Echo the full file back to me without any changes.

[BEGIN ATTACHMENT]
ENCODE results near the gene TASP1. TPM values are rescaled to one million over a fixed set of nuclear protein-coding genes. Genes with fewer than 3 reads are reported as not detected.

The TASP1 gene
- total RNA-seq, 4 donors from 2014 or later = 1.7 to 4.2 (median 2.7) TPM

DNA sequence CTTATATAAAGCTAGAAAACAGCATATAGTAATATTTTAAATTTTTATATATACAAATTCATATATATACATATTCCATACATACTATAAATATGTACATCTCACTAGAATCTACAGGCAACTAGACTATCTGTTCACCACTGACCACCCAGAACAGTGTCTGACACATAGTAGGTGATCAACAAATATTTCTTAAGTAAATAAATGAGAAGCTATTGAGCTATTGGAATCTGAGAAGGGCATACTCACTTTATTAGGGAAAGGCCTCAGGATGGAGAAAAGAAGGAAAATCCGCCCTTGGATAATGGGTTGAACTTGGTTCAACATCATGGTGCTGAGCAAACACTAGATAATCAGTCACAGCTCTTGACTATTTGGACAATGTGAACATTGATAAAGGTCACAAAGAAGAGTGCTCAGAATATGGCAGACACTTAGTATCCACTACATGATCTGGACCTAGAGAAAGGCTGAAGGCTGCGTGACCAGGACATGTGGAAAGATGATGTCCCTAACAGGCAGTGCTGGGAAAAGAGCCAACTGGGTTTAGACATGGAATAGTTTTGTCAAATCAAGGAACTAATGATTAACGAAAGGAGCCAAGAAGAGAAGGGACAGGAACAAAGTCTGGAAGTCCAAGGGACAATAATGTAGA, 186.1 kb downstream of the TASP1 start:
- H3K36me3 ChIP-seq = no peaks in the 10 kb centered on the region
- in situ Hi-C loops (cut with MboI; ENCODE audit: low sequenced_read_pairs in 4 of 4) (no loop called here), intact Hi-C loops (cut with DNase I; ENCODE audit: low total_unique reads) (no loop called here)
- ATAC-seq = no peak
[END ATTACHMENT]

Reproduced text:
ENCODE results near the gene TASP1. TPM values are rescaled to one million over a fixed set of nuclear protein-coding genes. Genes with fewer than 3 reads are reported as not detected.

The TASP1 gene
- total RNA-seq, 4 donors from 2014 or later = 1.7 to 4.2 (median 2.7) TPM

DNA sequence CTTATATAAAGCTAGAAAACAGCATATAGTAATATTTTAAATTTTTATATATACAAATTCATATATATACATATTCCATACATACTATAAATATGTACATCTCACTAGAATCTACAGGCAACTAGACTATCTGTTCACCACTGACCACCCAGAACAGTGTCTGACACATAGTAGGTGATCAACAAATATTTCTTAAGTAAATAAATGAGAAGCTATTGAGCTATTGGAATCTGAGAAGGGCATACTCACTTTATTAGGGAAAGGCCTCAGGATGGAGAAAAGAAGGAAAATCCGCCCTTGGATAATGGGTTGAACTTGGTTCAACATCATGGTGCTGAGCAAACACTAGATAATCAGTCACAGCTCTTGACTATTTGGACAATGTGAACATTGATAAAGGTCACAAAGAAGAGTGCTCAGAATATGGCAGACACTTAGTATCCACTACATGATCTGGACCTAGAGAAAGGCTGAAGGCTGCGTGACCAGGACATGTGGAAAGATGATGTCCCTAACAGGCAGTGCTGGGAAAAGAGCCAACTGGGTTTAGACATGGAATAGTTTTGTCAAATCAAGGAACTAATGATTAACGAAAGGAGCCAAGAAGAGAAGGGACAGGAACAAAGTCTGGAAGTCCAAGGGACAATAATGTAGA, 186.1 kb downstream of the TASP1 start:
- H3K36me3 ChIP-seq = no peaks in the 10 kb centered on the region
- in situ Hi-C loops (cut with MboI; ENCODE audit: low sequenced_read_pairs in 4 of 4) (no loop called here), intact Hi-C loops (cut with DNase I; ENCODE audit: low total_unique reads) (no loop called here)
- ATAC-seq = no peak